The first of these groups are the refugees from the Fedasil asylum seeker center in Langemark-Poelkapelle. To promote and disseminate sports, the seven students organized a cricket match for the young adults and some games for the children at the center. For these events, our students travelled to the center, as due to limited mobility it was difficult for the refugees to come to our facilities. In addition, some women are not allowed to participate in sports in public areas because of their religious beliefs.

The second group of participants is the OKAN class, which is a class where non-native speakers can go to school and learn Dutch. This group is highly motivated and have got to know and play all kinds of sports. On a weekly basis we provide a different sports experience where some sports students are the coaches and other participants in the activities. Autonomy is the keyword in these lessons, the students and the other participants help to decide which activities we need to provide.

We wanted to reach more vulnerable youngsters, so we expanded by contacting the ‘De Mote’ primary school. This school is located on the campus of the atheneum, where vulnerable children are a large part of the population. In the near future we will also start up activities for this group. We think it’s important to teach these children all kinds of sports at a young age, so they can discover their talents.

So far everyone has been driven to participate in the sports activities. We are convinced that the integration of our students in the sports culture of the vulnerable youngsters will provide positive outcomes for general inclusion. Another big help is the fact that we have a lot of facilities and cooperate with the local football club KVK Westhoek.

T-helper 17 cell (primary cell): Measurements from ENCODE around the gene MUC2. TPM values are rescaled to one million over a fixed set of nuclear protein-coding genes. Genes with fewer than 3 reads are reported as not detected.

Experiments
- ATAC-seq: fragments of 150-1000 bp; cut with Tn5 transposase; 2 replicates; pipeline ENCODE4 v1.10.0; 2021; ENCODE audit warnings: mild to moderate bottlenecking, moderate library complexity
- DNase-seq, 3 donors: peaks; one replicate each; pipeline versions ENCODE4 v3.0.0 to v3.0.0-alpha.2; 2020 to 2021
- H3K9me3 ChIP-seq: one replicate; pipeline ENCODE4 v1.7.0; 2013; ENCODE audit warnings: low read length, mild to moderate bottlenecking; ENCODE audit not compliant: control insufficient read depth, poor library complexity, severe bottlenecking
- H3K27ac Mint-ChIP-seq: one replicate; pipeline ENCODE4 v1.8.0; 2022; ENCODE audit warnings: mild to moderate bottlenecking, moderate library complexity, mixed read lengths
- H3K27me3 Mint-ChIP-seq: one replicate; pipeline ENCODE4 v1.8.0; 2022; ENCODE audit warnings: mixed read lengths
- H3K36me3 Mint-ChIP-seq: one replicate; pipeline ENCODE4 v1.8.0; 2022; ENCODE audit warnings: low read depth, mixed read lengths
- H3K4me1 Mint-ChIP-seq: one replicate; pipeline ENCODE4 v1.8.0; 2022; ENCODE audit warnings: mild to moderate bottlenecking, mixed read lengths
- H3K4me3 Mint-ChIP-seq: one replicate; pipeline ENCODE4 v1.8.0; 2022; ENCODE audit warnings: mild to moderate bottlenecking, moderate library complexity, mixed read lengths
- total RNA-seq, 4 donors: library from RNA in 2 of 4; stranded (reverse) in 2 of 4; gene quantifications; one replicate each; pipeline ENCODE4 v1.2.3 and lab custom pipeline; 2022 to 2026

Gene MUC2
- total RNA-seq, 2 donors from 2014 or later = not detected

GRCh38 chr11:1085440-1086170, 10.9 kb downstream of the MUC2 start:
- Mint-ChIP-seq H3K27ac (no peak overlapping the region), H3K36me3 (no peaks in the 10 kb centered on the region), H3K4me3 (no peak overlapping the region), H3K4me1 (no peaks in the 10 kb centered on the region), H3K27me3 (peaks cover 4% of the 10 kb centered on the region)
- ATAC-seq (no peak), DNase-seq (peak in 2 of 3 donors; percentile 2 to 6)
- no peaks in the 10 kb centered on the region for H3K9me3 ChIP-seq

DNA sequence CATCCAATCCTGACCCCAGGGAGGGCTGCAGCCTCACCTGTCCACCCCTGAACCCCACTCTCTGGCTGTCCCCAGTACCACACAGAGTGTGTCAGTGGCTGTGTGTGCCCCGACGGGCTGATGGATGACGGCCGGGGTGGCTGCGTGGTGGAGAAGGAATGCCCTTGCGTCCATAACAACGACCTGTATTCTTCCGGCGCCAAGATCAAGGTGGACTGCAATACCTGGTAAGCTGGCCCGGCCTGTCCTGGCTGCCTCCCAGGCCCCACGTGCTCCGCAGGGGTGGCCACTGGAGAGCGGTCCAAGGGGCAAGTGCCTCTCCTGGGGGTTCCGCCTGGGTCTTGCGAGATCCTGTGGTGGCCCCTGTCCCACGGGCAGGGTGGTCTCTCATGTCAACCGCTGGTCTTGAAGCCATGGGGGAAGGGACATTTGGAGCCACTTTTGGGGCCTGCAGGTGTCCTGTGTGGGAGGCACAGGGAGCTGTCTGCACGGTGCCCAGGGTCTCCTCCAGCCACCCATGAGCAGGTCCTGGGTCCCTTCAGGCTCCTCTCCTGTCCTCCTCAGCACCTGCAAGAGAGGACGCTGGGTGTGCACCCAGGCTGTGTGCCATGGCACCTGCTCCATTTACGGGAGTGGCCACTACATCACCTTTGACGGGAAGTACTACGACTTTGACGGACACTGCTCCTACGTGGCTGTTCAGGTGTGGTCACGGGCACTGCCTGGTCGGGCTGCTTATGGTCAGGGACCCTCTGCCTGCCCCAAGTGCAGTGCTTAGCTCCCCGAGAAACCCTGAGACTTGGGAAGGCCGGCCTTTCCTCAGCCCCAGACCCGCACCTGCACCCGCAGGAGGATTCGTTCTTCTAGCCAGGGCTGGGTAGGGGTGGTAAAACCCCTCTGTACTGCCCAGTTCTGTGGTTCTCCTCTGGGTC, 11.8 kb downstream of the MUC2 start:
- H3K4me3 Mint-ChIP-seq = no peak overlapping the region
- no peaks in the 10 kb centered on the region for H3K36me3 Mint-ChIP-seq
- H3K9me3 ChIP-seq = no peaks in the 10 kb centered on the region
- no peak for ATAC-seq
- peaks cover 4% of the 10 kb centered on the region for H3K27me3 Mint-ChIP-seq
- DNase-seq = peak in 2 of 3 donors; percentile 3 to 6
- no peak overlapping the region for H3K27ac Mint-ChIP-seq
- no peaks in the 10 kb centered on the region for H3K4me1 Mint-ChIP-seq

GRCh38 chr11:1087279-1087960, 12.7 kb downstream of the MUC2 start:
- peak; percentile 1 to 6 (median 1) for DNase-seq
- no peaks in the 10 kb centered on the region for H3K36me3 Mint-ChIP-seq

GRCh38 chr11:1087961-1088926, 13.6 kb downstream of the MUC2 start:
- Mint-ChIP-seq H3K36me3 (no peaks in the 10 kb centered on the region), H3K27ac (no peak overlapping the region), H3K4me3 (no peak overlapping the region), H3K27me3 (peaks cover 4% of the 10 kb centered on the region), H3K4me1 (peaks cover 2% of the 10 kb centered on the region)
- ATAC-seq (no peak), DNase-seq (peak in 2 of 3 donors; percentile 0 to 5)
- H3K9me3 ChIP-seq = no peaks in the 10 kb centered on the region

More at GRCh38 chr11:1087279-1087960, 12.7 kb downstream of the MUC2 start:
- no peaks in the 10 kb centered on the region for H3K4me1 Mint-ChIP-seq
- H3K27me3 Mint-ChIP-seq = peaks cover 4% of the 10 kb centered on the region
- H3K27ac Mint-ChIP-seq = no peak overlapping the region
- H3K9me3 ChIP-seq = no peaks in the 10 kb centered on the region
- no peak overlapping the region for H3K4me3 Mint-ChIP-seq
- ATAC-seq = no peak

Through the local needs assessment, it was recognised that in the western part of the city of Zagreb there is little on offer for kids who want to do sports. The only thing available is football, which targets mainly boys. The problems arising from this lack of sport offer are:

-Exclusion from sport of a substantial part of the child population who are not interested in football

-Exclusion of kids whose parents don’t have the time, or the means to take them to different sport activities in other parts of the city

-Lack of organised physical activity outside regular school hours

-Children are deprived of socialisation that comes through participation in sport.

During the first SportOP! local working group meeting a few ideas were given as how to best address these problems. In the end HAŠK Mladost in collaboration with its field hockey section has developed a program to offer a new sport activity in cooperation with two elementary schools.

The program is being implemented through organised sport activities. Participation is free of charge and the activities take place twice a week with educated and experienced coaches. This is a structured sport program for enhancing physical, motor and coordination skills. Proven sport training methods are used to help children learn how to act in different social situations. The biggest benefit is that activities are organised in schools immediately after the end of school hours so there is no need for parents to take the children to training sessions. Additionally, the parents know that the children are in a safe environment with organised activities and adult supervision.